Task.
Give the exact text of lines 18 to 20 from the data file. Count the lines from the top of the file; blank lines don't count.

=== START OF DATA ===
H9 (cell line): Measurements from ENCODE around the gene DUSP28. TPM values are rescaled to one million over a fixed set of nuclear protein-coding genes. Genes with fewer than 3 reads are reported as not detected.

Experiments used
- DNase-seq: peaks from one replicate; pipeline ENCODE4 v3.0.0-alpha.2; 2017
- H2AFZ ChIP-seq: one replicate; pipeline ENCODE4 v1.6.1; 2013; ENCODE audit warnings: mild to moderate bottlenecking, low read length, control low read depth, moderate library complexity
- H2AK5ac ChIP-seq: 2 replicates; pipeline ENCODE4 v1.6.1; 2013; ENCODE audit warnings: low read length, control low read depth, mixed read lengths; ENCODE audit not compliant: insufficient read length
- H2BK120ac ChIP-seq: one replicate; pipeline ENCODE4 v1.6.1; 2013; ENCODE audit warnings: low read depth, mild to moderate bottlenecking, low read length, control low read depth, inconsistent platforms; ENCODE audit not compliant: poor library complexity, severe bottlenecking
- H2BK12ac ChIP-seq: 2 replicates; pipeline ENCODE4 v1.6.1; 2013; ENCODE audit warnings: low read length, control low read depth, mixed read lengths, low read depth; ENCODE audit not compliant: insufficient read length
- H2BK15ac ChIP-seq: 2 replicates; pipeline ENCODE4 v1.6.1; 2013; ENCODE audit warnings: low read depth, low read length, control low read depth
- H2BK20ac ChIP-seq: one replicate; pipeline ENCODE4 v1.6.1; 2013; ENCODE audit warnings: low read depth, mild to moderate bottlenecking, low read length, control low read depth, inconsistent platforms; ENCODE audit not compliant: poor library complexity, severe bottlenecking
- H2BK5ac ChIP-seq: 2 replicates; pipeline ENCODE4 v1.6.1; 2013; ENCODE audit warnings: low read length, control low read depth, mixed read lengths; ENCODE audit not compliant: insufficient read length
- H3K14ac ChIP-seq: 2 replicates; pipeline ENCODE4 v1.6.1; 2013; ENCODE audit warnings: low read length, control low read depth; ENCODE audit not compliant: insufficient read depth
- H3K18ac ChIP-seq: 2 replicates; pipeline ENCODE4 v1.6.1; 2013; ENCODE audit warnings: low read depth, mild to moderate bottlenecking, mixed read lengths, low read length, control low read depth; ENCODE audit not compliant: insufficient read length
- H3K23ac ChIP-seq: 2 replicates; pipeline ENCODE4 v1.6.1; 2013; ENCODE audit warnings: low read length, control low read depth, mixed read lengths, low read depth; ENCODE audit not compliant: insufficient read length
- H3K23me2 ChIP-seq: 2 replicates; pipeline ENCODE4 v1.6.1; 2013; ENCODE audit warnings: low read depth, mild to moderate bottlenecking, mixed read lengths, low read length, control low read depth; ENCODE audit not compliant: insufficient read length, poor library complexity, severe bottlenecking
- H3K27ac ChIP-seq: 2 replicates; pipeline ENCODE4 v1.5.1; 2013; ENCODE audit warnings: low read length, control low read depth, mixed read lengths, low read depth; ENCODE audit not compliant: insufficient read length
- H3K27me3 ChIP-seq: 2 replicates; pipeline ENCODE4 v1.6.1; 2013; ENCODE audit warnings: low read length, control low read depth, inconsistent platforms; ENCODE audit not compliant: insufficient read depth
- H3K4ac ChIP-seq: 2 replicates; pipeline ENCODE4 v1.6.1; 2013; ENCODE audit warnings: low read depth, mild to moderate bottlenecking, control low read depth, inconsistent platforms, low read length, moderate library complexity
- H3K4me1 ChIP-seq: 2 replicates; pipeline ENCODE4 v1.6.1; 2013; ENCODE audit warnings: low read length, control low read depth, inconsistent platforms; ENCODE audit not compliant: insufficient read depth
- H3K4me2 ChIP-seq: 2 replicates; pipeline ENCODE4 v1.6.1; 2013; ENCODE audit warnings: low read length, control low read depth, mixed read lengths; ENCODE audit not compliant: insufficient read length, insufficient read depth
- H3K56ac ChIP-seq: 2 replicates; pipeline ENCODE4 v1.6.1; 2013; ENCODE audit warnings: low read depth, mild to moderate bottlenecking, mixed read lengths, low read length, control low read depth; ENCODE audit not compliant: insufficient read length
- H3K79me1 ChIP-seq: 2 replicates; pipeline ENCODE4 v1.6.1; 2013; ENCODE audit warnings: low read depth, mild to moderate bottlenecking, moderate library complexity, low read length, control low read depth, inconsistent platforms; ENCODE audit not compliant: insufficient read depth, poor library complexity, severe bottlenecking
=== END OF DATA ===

- H3K4me1 ChIP-seq: 2 replicates; pipeline ENCODE4 v1.6.1; 2013; ENCODE audit warnings: low read length, control low read depth, inconsistent platforms; ENCODE audit not compliant: insufficient read depth
- H3K4me2 ChIP-seq: 2 replicates; pipeline ENCODE4 v1.6.1; 2013; ENCODE audit warnings: low read length, control low read depth, mixed read lengths; ENCODE audit not compliant: insufficient read length, insufficient read depth
- H3K56ac ChIP-seq: 2 replicates; pipeline ENCODE4 v1.6.1; 2013; ENCODE audit warnings: low read depth, mild to moderate bottlenecking, mixed read lengths, low read length, control low read depth; ENCODE audit not compliant: insufficient read length